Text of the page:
Trump’s ban is not new

Trump’s ban is not new

Peter Van Buren
For those who say “This is not who we are,” look again. Sadly, it’s who we’ve always been.

President Donald Trump’s executive order banning travelers and refugees from seven predominantly Muslim countries is only the latest twist of dark threads that have long been present in America. The executive order is not unprecedented. It is evolutionary.

The countries affected by Trump’s executive order – Iran, Iraq, Libya, Somalia, Sudan, Syria, and Yemen – have been singled out under American immigration law since the days following 9/11.

Trump’s executive order only lists Syria by name. It refers to the other countries in reference to a 2015 Obama-era law, 8 U.S.C. 1187(a)(12) (And the list thus has nothing to do with any of Trump’s business interests. He did not create it, nor is he the first American president to omit Saudi Arabia from post-9/11 scrutiny). That list, disallows use of America’s visa-free travel program to persons who even once visited the targeted nations. So, for example, British citizens otherwise eligible to enter the United States without a visa must instead appear for questioning and be individually approved for an actual printed visa in their passport at an American embassy or consulate abroad. 

Though Trump in his crude style proposes “extreme vetting,” such a process has been in place since the George W. Bush administration, continued under Barack Obama, and is operating today. Among the nations affected: those same seven countries. People from these nations go through an alternate visa procedure that delays their travel as they wait to be vetted by various intelligence agencies. 

There were no mass dissent memos filed by State Department employees over any of those steps.

While the idealized stories of individual refugees heard this weekend are deeply emotional, left undiscussed was the fact that compared to other nations, the United States is quite stingy in the number of people it accepts.

America sets an annual ceiling on refugees; for FY 2016 it was 85,000. 

Since 1980, the United States has accepted fewer than two million refugees overall, and 40 percent of those were children accompanying their refugee parent(s).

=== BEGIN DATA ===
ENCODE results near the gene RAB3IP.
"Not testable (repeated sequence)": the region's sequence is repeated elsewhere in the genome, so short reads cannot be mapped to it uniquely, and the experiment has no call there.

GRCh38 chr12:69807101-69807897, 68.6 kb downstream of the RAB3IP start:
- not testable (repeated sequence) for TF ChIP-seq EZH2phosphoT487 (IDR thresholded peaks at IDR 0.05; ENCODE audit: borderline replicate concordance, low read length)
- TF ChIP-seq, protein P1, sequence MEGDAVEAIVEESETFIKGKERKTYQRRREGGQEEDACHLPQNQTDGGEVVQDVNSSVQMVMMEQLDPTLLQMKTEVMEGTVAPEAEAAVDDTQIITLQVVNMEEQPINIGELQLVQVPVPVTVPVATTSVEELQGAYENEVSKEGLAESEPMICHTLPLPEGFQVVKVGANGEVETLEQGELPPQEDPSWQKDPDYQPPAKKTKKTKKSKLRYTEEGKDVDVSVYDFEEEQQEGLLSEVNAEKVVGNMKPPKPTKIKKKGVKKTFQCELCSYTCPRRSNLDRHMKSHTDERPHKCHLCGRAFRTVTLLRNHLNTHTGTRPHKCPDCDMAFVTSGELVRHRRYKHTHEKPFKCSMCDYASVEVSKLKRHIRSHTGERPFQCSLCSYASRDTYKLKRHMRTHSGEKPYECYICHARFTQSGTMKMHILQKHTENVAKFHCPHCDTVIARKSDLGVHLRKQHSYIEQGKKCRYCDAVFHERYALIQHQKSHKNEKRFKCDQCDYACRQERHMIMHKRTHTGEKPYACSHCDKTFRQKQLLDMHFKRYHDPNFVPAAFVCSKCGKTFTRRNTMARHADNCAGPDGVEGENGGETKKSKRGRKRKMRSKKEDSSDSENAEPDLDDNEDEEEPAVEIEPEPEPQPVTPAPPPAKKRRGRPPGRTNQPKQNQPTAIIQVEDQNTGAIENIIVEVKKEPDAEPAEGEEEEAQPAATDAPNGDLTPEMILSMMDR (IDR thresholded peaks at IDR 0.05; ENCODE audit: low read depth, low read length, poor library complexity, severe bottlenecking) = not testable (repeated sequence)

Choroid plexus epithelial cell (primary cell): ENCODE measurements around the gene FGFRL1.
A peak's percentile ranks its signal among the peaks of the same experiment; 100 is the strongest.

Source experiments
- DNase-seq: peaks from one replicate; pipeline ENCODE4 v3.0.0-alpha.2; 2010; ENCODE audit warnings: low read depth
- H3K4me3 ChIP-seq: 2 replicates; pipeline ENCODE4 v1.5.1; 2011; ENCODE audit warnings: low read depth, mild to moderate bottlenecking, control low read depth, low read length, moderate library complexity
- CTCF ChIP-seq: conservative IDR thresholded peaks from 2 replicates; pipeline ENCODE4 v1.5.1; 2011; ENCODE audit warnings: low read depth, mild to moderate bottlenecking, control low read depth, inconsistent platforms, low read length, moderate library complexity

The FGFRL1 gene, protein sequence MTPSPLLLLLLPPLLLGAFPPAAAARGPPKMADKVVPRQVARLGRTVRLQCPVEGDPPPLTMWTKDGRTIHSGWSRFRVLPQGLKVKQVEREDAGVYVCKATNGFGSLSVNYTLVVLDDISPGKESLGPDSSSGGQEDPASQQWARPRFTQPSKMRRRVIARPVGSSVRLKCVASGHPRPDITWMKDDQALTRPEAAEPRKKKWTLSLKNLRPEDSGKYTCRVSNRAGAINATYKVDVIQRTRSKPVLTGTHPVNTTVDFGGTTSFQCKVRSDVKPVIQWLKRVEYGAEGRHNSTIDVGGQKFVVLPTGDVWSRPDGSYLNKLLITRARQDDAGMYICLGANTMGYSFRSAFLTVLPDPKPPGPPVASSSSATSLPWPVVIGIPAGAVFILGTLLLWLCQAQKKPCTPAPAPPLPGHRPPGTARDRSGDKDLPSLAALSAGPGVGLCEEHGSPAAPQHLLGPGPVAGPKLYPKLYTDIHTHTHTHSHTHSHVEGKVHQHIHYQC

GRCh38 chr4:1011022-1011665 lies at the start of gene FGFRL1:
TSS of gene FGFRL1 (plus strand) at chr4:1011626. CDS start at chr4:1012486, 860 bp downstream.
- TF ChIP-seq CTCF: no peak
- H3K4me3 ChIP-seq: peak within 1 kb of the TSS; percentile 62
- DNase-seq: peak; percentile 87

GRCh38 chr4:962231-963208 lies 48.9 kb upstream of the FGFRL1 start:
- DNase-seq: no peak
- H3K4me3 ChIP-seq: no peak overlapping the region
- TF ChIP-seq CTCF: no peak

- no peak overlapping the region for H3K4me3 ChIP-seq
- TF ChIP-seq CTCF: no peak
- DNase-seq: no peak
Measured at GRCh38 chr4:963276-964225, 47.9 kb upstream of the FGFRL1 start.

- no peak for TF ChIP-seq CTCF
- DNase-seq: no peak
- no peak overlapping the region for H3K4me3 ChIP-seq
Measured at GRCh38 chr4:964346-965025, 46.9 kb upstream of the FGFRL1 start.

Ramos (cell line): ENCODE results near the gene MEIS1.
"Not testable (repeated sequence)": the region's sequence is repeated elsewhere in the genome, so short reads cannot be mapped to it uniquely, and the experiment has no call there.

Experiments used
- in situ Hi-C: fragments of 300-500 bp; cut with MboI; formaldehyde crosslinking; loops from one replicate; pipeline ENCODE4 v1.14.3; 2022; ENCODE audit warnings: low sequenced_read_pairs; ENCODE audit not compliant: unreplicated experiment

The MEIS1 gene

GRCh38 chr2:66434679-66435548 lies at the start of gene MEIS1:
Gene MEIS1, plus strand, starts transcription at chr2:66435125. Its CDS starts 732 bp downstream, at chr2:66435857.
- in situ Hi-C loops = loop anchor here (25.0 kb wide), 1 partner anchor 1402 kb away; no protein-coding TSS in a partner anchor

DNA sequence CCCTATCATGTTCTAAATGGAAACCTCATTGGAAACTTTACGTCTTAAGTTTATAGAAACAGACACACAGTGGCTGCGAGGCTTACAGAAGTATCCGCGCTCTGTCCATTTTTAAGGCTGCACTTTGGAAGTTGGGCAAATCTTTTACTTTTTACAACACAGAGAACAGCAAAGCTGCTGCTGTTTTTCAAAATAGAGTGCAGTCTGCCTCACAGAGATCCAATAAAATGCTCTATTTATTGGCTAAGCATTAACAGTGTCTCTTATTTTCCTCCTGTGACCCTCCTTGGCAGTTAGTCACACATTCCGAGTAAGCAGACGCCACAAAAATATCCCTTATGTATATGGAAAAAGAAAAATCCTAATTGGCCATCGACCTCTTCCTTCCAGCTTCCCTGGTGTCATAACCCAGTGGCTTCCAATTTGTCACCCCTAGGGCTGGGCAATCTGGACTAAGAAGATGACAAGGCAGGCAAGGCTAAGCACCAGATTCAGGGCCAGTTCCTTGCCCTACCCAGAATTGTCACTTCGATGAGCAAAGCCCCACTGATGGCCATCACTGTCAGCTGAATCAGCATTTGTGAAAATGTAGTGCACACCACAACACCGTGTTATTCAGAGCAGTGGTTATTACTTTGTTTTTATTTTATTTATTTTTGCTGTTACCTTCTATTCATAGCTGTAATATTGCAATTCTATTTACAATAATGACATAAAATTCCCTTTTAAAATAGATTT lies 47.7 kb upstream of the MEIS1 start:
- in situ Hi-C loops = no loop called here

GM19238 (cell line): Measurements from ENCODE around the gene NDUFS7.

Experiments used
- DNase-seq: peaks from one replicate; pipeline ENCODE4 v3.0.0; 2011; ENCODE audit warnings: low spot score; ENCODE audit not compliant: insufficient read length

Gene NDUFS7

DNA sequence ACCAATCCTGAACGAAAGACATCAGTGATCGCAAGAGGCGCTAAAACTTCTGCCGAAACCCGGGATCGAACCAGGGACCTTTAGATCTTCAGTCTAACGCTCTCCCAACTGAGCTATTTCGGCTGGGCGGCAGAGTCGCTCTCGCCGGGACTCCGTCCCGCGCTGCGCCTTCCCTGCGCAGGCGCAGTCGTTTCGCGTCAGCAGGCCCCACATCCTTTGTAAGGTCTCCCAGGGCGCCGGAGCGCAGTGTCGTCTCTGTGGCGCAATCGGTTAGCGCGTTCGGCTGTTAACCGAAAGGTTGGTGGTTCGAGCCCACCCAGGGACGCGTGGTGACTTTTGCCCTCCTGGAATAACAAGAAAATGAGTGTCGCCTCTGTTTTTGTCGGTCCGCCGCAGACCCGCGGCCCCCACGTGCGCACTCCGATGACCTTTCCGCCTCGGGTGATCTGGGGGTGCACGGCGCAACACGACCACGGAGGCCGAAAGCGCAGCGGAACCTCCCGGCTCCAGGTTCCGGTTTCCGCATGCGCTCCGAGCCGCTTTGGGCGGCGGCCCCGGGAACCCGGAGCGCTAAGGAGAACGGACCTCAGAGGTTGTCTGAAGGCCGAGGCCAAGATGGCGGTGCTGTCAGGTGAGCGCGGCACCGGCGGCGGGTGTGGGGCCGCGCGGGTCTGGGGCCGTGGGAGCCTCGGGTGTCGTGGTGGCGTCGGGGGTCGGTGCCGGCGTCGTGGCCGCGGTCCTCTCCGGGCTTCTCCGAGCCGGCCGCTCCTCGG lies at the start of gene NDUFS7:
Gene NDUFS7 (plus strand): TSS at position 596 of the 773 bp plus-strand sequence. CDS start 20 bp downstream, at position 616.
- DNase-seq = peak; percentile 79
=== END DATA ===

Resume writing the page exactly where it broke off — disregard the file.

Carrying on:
A total of 30 American governors said they’d refuse to accept Syrian refugees into their states if they could. Some 60 percent of all Americans oppose accepting any Syrian refugees. 

8 U.S.C. 1152 Sec. 202(a)(1)(A) makes it unlawful to ban immigrants (Legal Permanent Residents, green card holders) because of “nationality, place of birth, or place of residence.” The law however is silent on banning non-immigrants such as tourists or students, as well as refugees, for those same reasons.

Challenges to Trump’s order will be difficult. Acting Attorney General Sally Yates, who was fired after refusing to defend Trump’s executive order in court even after her own department’s Office of the Legal Counsel signed off, appeared to base her opposition on other than strict legal grounds – the intent of the order. She singled out personal objections over whether the order was a “wise or just” policy.

American courts have as recently as 2015 upheld the long-standing non-judicial reviewability of visa decisions made abroad, meaning those decisions cannot be challenged in domestic courts. The United States also generally does not extend the protections of American law to foreigners outside the country. Legal victories this weekend were only limited stays of actions inside American borders, and complied with by the Department of Homeland Security on an exceptional “national interest” basis, not a policy one. 

 However, the most noteworthy aspect of Trump’s executive action on immigration is the driver of it all: fear.
The United States, from September 12, 2001 through the present day, has fanned the flames of fear. Despite an American here at home having a greater chance of dying in a fall than by terror, Trump follows his predecessors in warning of attacks inside the Homeland committed by the poster child of fear, the foreign militant infiltrating the United States. 

Nothing Trump has done regarding immigration will make America safer. But like much of the security theater normalized post-9/11, safety is not the point. Keeping fear alive and maintaining the politically-driven myth that government is on the job protecting the Homeland is what matters. 

*This abridged article is taken from Reuters.